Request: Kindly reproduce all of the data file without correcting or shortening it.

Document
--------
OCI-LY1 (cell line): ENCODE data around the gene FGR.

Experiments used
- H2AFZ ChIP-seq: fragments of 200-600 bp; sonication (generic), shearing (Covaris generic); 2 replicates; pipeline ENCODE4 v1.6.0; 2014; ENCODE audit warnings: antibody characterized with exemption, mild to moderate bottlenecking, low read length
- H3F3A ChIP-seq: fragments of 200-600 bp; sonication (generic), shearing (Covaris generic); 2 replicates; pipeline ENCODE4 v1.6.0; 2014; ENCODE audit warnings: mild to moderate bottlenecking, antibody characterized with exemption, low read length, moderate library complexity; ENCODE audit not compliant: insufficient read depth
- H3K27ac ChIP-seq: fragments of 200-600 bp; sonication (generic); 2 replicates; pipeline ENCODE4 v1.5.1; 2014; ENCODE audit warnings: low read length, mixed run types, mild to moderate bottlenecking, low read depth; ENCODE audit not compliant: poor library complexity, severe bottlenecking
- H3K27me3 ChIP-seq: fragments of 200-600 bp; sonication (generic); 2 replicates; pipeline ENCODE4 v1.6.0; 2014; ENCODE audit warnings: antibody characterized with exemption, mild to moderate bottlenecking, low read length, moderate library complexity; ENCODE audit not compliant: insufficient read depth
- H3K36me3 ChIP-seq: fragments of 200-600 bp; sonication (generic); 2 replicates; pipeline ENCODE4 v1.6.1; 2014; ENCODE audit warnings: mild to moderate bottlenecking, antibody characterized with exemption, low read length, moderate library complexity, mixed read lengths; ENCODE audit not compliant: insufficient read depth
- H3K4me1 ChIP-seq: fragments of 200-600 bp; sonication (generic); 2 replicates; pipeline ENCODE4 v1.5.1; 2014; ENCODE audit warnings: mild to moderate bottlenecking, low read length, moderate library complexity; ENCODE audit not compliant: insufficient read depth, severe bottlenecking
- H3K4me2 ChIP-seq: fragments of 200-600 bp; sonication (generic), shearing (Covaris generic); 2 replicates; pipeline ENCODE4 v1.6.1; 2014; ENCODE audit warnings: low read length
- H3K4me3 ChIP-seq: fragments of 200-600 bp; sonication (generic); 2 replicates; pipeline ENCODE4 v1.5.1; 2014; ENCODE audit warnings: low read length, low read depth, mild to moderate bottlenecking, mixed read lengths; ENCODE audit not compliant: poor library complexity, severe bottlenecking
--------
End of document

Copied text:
OCI-LY1 (cell line): ENCODE data around the gene FGR.

Experiments used
- H2AFZ ChIP-seq: fragments of 200-600 bp; sonication (generic), shearing (Covaris generic); 2 replicates; pipeline ENCODE4 v1.6.0; 2014; ENCODE audit warnings: antibody characterized with exemption, mild to moderate bottlenecking, low read length
- H3F3A ChIP-seq: fragments of 200-600 bp; sonication (generic), shearing (Covaris generic); 2 replicates; pipeline ENCODE4 v1.6.0; 2014; ENCODE audit warnings: mild to moderate bottlenecking, antibody characterized with exemption, low read length, moderate library complexity; ENCODE audit not compliant: insufficient read depth
- H3K27ac ChIP-seq: fragments of 200-600 bp; sonication (generic); 2 replicates; pipeline ENCODE4 v1.5.1; 2014; ENCODE audit warnings: low read length, mixed run types, mild to moderate bottlenecking, low read depth; ENCODE audit not compliant: poor library complexity, severe bottlenecking
- H3K27me3 ChIP-seq: fragments of 200-600 bp; sonication (generic); 2 replicates; pipeline ENCODE4 v1.6.0; 2014; ENCODE audit warnings: antibody characterized with exemption, mild to moderate bottlenecking, low read length, moderate library complexity; ENCODE audit not compliant: insufficient read depth
- H3K36me3 ChIP-seq: fragments of 200-600 bp; sonication (generic); 2 replicates; pipeline ENCODE4 v1.6.1; 2014; ENCODE audit warnings: mild to moderate bottlenecking, antibody characterized with exemption, low read length, moderate library complexity, mixed read lengths; ENCODE audit not compliant: insufficient read depth
- H3K4me1 ChIP-seq: fragments of 200-600 bp; sonication (generic); 2 replicates; pipeline ENCODE4 v1.5.1; 2014; ENCODE audit warnings: mild to moderate bottlenecking, low read length, moderate library complexity; ENCODE audit not compliant: insufficient read depth, severe bottlenecking
- H3K4me2 ChIP-seq: fragments of 200-600 bp; sonication (generic), shearing (Covaris generic); 2 replicates; pipeline ENCODE4 v1.6.1; 2014; ENCODE audit warnings: low read length
- H3K4me3 ChIP-seq: fragments of 200-600 bp; sonication (generic); 2 replicates; pipeline ENCODE4 v1.5.1; 2014; ENCODE audit warnings: low read length, low read depth, mild to moderate bottlenecking, mixed read lengths; ENCODE audit not compliant: poor library complexity, severe bottlenecking